Assessing the utility of long-read nanopore sequencing for rapid and efficient characterisation of mobile element insertions

Short-read next generation sequencing (NGS) has become the predominant first-line technique used to diagnose patients with rare genetic conditions. Inherent limitations of short-read technology, notably for the detection and characterization of complex insertion-containing variants, are offset by the ability to concurrently screen many disease genes. “Third-generation” long-read sequencers are increasingly being deployed as an orthogonal adjunct technology, but their full potential for molecular genetic diagnosis has yet to be exploited.

Here, we describe three diagnostic cases in which pathogenic mobile element insertions were refractory to characterization by short-read sequencing.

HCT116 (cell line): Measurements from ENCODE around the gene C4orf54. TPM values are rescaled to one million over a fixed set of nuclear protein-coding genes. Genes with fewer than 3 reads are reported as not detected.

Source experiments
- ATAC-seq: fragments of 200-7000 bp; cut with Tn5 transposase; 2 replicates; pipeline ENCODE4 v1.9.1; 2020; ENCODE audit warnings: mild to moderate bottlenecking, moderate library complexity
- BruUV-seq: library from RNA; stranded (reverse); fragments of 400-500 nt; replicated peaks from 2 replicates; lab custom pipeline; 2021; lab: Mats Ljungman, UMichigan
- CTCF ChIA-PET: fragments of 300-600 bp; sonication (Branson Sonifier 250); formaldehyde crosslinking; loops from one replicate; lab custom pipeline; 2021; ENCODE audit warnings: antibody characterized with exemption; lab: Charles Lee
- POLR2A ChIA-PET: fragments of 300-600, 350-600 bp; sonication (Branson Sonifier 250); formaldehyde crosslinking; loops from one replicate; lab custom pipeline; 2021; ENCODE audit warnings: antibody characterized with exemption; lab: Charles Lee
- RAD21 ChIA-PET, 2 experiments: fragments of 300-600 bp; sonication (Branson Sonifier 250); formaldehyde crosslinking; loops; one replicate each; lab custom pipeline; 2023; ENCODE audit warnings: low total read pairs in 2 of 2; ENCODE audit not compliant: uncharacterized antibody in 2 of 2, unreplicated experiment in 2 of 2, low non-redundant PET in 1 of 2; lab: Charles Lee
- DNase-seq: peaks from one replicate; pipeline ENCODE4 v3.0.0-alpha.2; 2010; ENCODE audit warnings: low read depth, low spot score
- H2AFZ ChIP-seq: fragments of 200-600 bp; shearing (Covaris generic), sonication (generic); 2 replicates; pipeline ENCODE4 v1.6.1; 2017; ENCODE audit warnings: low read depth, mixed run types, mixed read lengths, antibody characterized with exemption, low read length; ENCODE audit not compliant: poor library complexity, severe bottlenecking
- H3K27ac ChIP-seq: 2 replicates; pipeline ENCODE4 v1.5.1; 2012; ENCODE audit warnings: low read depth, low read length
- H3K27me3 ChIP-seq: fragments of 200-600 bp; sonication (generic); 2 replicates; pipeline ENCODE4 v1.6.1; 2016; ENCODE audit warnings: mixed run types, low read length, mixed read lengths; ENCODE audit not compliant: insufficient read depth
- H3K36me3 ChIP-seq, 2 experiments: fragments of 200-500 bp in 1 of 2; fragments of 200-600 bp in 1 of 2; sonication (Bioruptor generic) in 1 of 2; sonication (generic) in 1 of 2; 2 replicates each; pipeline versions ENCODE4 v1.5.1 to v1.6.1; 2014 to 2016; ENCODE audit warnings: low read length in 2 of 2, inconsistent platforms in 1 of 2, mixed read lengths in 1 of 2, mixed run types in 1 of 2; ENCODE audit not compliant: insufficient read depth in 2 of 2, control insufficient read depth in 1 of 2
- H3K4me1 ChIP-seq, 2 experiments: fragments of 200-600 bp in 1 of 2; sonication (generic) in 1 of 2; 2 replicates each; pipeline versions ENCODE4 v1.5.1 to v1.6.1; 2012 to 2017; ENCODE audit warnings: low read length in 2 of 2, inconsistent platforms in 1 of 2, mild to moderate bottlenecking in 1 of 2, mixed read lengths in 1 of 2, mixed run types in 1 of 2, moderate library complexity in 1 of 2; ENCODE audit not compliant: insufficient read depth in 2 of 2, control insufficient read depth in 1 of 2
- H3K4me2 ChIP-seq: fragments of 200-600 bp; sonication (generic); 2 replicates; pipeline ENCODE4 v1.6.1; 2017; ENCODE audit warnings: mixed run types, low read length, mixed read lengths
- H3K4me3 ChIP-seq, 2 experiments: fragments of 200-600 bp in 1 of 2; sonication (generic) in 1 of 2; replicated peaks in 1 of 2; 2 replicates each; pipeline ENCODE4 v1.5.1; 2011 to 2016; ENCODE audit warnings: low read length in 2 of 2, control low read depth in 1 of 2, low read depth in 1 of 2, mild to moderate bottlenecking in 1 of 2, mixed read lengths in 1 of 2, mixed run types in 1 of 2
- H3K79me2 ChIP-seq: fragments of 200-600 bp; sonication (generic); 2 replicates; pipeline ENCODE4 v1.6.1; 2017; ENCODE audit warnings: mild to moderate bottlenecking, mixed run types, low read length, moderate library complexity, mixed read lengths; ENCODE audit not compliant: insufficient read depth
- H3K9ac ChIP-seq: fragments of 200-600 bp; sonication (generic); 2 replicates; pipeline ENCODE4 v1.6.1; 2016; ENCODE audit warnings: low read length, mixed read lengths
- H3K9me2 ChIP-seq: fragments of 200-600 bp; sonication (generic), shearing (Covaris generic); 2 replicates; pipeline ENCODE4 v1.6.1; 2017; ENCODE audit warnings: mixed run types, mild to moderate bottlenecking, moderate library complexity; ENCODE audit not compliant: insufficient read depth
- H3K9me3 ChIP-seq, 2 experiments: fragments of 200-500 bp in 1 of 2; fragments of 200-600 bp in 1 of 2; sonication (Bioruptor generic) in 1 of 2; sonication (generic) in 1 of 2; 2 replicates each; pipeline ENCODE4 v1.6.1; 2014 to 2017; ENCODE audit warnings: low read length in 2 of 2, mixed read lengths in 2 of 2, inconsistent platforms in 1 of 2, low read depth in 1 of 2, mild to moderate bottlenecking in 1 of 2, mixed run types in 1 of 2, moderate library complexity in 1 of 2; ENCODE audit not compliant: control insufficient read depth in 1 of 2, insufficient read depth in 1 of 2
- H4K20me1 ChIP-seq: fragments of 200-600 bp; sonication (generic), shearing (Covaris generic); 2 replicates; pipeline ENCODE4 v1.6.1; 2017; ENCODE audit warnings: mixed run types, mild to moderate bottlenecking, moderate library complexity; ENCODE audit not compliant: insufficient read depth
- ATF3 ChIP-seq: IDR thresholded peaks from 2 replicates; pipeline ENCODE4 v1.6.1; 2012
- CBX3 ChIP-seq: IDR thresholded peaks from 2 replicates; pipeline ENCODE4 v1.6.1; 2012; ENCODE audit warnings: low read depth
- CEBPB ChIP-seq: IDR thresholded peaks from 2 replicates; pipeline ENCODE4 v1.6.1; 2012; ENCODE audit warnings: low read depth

To validate the accuracy of the long-read technology, we first used Sanger sequencing to confirm the integration sites and derive curated benchmark sequences of the variant-containing alleles. Long-read nanopore sequencing was then performed on locus-specific amplicons.

Pairwise comparison between these data and the previously determined benchmark alleles revealed 100% identity of the variant-containing sequences. We demonstrate a number of technical advantages over existing wet-laboratory approaches, including in silico size selection of a mixed pool of amplification products, and the relative ease with which an automated informatics workflow can be established.

Our findings add to a growing body of literature describing the diagnostic utility of long-read sequencing.

Authors: Christopher M. Watson, Laura A. Crinnion, Helen Lindsay, Rowena Mitchell, Nick Camm, Rachel Robinson, Caroline Joyce, George A. Tanteles, Domhnall J. O’ Halloran, Sergio D. J. Pena, Ian M. Carr, David T. Bonthron